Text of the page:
Does making traditional fancy fluted pie crust intimidate? Have no fear! This Apple Pear Galette is here!
Christina speaking. Do you ever feel like you need a lesson in food words? I know that I do. Over the years I have picked up a decent though nowhere near to complete “gourmet” vocabulary so to speak. I’ve also noticed that some hard core foodies (whether intentional or not) seem to just expect you to know what some foodie word is because you’ve obviously read the whole encyclopedia relating to anything edible. And then you sit there with a half-smile on your face like you all know what a crostini is, but then you are wondering, do I really know EXACTLY what a crostini is? I know I’ve seen it a million times and it sounds like the word “crusty” and involves bread, so I’m sure it’s toasted related. (FYI: A crostini is just a toasted crusty bread with some type of topping; bruschetta is a specific type of crostini of the tomato-garlic variety. It took me awhile to make that distinction. Thank you very much Wikipedia.) Maybe this only happens to me. Maybe I just need to keep my mouth shut. Signs of a baker wannabe that was not formally schooled in the art of food-making.
And don’t even get me started on the French words used in food. They may make some amazing dishes and desserts and such, but don’t ask me how to pronounce anything or I just might make a fool of myself. I try though, I really do. I figure I’m usually pretty safe by just generally dropping off the second half of the word, cuz that’s how French works, right?
Well, enter the galette (pronounced: guh-let’ – see? you actually do say the end on this one? I guess my little plan above failed….). It’s one of those other foodie words that the first time I saw it, I was like, am I by default supposed to know what this is? Well, I’m glad I did a little research, because me and galette became close friends.
Galette is nothing more than a free-form crusty cake or pie. You could also call it a “rustic” pie. We like rustic around here, a.k.a. simple. And it really is as simple as that. You roll out the crust, you dump the filling in, fold over and pinch the edges, and bake. When it’s done, you have a beautiful creation!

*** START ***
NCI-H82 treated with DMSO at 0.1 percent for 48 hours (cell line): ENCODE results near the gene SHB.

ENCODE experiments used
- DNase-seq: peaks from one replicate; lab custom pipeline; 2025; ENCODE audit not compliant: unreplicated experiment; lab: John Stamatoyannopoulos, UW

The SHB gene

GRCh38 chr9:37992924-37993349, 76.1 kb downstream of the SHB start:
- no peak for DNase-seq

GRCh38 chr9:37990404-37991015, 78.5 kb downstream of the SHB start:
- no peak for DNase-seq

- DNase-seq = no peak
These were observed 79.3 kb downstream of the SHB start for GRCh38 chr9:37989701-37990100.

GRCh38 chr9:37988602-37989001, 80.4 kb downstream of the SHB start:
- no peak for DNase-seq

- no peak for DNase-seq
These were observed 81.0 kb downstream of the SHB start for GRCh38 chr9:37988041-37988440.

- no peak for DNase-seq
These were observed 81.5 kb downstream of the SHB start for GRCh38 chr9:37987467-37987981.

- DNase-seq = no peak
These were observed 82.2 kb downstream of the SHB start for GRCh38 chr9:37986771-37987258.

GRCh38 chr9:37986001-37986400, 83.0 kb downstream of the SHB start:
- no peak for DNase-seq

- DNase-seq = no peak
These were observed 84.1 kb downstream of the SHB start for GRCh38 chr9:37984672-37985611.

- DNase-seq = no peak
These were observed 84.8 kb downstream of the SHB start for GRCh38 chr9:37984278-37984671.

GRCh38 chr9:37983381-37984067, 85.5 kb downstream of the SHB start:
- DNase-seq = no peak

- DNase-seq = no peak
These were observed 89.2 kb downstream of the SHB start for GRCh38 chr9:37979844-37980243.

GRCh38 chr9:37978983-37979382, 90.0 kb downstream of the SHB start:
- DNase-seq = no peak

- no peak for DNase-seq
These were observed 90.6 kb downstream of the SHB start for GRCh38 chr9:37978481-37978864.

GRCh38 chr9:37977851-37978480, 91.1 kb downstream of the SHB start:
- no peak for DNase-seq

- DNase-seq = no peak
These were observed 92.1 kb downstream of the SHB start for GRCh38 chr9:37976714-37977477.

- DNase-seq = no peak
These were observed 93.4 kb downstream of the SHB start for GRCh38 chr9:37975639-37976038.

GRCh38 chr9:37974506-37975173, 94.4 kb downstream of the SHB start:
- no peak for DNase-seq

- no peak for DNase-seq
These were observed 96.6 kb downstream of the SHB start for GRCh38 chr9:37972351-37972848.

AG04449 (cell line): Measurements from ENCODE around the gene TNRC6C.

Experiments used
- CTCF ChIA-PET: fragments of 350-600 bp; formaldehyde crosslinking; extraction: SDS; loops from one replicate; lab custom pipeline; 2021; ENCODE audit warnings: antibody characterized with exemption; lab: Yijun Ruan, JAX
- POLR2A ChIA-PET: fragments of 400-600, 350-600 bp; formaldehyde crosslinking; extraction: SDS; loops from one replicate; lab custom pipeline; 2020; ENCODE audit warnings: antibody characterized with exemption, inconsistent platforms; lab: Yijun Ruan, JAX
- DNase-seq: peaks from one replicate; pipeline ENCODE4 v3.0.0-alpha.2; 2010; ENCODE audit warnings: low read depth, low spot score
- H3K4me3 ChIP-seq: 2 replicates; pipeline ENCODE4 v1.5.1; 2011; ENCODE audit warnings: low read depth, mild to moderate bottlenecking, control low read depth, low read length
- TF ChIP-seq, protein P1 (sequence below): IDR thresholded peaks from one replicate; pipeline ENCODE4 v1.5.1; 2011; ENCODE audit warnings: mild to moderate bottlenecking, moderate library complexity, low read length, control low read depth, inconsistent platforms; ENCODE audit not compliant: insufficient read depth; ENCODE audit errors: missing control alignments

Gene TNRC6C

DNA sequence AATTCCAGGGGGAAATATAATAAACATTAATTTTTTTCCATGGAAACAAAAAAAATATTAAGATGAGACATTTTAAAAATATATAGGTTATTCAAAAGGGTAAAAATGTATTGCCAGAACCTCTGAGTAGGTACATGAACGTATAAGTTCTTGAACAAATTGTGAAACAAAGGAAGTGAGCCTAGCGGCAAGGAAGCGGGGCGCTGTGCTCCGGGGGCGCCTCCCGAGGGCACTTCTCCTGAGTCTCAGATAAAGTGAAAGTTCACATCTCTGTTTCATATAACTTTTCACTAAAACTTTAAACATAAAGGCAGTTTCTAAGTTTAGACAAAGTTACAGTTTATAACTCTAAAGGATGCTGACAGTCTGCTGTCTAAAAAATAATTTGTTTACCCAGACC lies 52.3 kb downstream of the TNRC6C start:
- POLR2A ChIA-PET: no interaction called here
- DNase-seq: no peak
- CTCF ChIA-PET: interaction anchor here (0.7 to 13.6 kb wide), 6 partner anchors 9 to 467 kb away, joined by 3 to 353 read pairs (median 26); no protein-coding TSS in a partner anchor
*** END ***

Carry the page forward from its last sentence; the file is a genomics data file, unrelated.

Galettes can be really fun because in the name of “raw beauty” you can skip the hassle of fluting edges and creating fancy-schmancy designs on your pie crusts. Aren’t you glad when simple is trendy?
Obviously not all pies are galette convertible, but a lot of them are. Think anything fruit pie related. Yup. All works here. On some of your juicy variety berry pies, you are gonna wanna try avoid adding the juice that settles in your bowl when the mixture is macerating (soaking in the sugar). It will get juicy enough as it cooks so no need to over-slop. Peach, too. But it’s okay. Even if some juice leaks out a little, it’s doing so in the name of “raw beauty” and it still works. See, isn’t this genius?
We love this simple Apple Pear Galette that we are sharing today. Give it a try, and maybe mix things up on the Thanksgiving pie table this year, and do a couple of galettes to present a different fun finish that will be sure to impress your guests.
Apple Pear Galette (Rustic Pie)
- 1 rolled pie crust try our all-butter flaky crust, all-shortening flaky crust, or use a storebought crust
- 1 large apple or 2 small
- 1 large pear or 2 small
- 2 tablespoons granulated sugar
- 2 tablespoons all-purpose flour
- 1 teaspoon cinnamon
- 1 tablespoon lemon juice
- 1 tablespoons beaten egg optional, or 2 milk, for wash
- 1 tablespoon granulated sugar optional, for topping
- 1 tablespoon apricot jam optional, for garnish
Preheat oven to 400 degrees F.
Place crust on a large cookie sheet (may line with parchment if desired for better cleanup).
Peel and dice apple and pear into long, thin slices.
Toss together flour, sugar, fruit, lemon juice, and cinnamon.
Place filling in the middle of the rolled crust, leaving a minimum of one inch around the edges.
Gently fold the first edge in about one inch toward the center. Rotate slightly around the shell and fold the next piece, pinching together the overlapping “corner”. Repeat until all edges have formed what map appear to be a rustic pentagon, hexagon, heptagon, or octagon.
Brush egg wash or milk wash on the folded over parts of the crust. (optional)
Sprinkle top and crust with sugar. (optional)
Bake for 45-50 minutes or until apple is as tender as desired.
If crust begins to brown too quickly, tent tinfoil over galette.
Right before serving, warm up the apricot jam slightly and spread over the fruit center to give it a beautiful shine!
Galettes are sooooo easy!
Roll out your crust and dump filling in the middle.
Fold up edges and pinch together so they are sealed.
Brush the pastry crust with milk or egg wash, if desired.
Sprinkle with sugar! And then, bake that baby!
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